I didn't have any specific difficulties deciding what to include or not because it was a very organic process. I just did the research and interviews and let the book take its own shape. I initially wrote a proposal to my publisher with an outline of what I thought the 10 chapters would be about. But as I did my research and began interviewing successful people, the shape of the book changed. So in the end I had only 8 chapters, and actually only about 5 or 6 of the chapters turned out to cover the material that I thought would be important. Some of the eventual content that ended up in the book did surprise me, especially on the topic of Citizenship, which is about ethics, integrity and being not only a good citizen in your community but also a steward of the planet.

Among all that is mentioned in your book, which one do you think is the most difficult for one to put into action? Why?
I don't think that anything in the book is difficult to put into practice in the sense that calculus is difficult. None of the recommendations require a lot of brain power. However, the recommendations are difficult in the sense that we sometimes know what we should do, but don't always do it because we forget or think we know better. For example, we all know that we shouldn't eat too much fat or salt in our diet and that we need to exercise more. We all know that we shouldn't drink too much alcohol or smoke cigarettes at all. But we often continue to do things that are bad for us. In the same way, there are techniques in the book that can help us to have more successful relationships with other people, whether that's business customers and colleagues or family and friends. The difficulty is only in remembering to use the technique and not to think that we can get away without using them.

In the process of writing this book, what did you discover about yourself? Were there any aha moments? Please tell us about it.
In my work as a corporate psychologist, I've been interviewing successful people for over a decade. Even though I only started to write the book a couple of years ago, these interviews have shaped my personal views of success hugely. One of the biggest revelations is that money really doesn't buy happiness. There's one piece of research in which psychologists went and interviewed people who had not just millions of US dollars, but over a hundred million US dollars in wealth. So these were really rich people. However, the psychologists found that one-third of these multimillionaires were actually /less/ happy than the average person who earned only a fraction that they did. Early in my career, things like wealth and status mattered a lot more to me. The more interviews I did in researching The Extra One Per Cent, the more it changed my personal views of what I wanted to achieve and do with my life.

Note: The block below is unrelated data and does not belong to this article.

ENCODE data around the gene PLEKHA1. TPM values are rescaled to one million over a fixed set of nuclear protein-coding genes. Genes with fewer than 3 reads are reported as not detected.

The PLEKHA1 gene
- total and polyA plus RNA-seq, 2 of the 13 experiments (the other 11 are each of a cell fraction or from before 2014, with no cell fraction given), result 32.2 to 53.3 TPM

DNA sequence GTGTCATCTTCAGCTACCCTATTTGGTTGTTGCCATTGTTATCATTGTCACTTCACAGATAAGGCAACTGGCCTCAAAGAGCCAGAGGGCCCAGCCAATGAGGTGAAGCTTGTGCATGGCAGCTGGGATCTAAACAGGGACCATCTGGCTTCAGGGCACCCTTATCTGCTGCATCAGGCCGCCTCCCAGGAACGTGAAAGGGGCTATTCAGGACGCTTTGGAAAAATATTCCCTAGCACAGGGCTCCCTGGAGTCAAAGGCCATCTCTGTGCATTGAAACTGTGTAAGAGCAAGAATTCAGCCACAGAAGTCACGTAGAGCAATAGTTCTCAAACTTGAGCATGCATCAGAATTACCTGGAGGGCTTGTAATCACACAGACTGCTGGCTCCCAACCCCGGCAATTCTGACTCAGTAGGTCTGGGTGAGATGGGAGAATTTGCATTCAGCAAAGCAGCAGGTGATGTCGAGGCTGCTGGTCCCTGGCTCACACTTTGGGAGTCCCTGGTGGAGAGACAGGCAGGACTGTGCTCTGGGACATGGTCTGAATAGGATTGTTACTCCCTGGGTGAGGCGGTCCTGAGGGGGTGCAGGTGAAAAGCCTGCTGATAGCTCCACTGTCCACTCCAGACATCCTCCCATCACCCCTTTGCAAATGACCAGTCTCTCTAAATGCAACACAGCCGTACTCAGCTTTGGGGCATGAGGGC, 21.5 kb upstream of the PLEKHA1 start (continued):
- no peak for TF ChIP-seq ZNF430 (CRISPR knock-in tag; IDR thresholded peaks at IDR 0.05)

What do you think is your best accomplishment? Why?
Gosh, that depends on how you define an accomplishment, of course! One of my personal highlights was presenting a TV show for the BBC. The BBC was looking for someone who has a lot of experience about careers and job hunting to present a TV show called 'Who Would Hire You?' I got the gig and had to learn how to become a TV presenter. The show was a success as they then commissioned a second series called 'How To Get Your Dream Job' and I learned so much about working with the media but I also had a huge amount of fun. There's not a lot of people who can say they've been the lead presenter of their own TV show!

But then I also think that books such as The Extra One Per Cent are a huge accomplishment for me. I trained as a psychologist, not as a writer. I've worked really hard at learning how to write in more interesting ways, in how to interview people like a journalist, and how to weave their stories with the research. So I'm hoping that my next biggest accomplishment will be to get lots of emails from readers telling me how they found this book useful and helpful in their own lives.

Thank you for your time, Dr. Yeung!